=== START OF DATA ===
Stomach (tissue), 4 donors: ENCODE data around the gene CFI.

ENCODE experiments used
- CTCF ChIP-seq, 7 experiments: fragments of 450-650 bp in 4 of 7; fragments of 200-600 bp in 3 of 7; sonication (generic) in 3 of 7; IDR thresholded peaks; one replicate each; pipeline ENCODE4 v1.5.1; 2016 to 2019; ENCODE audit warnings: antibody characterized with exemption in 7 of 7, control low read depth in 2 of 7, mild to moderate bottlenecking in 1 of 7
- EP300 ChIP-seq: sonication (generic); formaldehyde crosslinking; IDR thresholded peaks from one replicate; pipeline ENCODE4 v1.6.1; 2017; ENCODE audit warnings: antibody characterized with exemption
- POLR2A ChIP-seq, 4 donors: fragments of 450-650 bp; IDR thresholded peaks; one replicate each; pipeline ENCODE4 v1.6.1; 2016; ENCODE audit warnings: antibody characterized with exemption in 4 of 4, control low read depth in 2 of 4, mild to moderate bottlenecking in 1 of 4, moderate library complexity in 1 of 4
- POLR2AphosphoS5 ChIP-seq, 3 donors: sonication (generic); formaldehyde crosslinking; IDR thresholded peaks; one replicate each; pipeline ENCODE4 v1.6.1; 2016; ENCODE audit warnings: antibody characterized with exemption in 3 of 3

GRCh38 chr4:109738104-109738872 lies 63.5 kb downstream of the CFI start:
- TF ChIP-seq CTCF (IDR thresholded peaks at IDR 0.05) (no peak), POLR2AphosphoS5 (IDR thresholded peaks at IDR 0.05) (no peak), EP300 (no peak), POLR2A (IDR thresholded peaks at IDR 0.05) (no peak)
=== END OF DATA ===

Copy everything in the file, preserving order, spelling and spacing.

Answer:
Stomach (tissue), 4 donors: ENCODE data around the gene CFI.

ENCODE experiments used
- CTCF ChIP-seq, 7 experiments: fragments of 450-650 bp in 4 of 7; fragments of 200-600 bp in 3 of 7; sonication (generic) in 3 of 7; IDR thresholded peaks; one replicate each; pipeline ENCODE4 v1.5.1; 2016 to 2019; ENCODE audit warnings: antibody characterized with exemption in 7 of 7, control low read depth in 2 of 7, mild to moderate bottlenecking in 1 of 7
- EP300 ChIP-seq: sonication (generic); formaldehyde crosslinking; IDR thresholded peaks from one replicate; pipeline ENCODE4 v1.6.1; 2017; ENCODE audit warnings: antibody characterized with exemption
- POLR2A ChIP-seq, 4 donors: fragments of 450-650 bp; IDR thresholded peaks; one replicate each; pipeline ENCODE4 v1.6.1; 2016; ENCODE audit warnings: antibody characterized with exemption in 4 of 4, control low read depth in 2 of 4, mild to moderate bottlenecking in 1 of 4, moderate library complexity in 1 of 4
- POLR2AphosphoS5 ChIP-seq, 3 donors: sonication (generic); formaldehyde crosslinking; IDR thresholded peaks; one replicate each; pipeline ENCODE4 v1.6.1; 2016; ENCODE audit warnings: antibody characterized with exemption in 3 of 3

GRCh38 chr4:109738104-109738872 lies 63.5 kb downstream of the CFI start:
- TF ChIP-seq CTCF (IDR thresholded peaks at IDR 0.05) (no peak), POLR2AphosphoS5 (IDR thresholded peaks at IDR 0.05) (no peak), EP300 (no peak), POLR2A (IDR thresholded peaks at IDR 0.05) (no peak)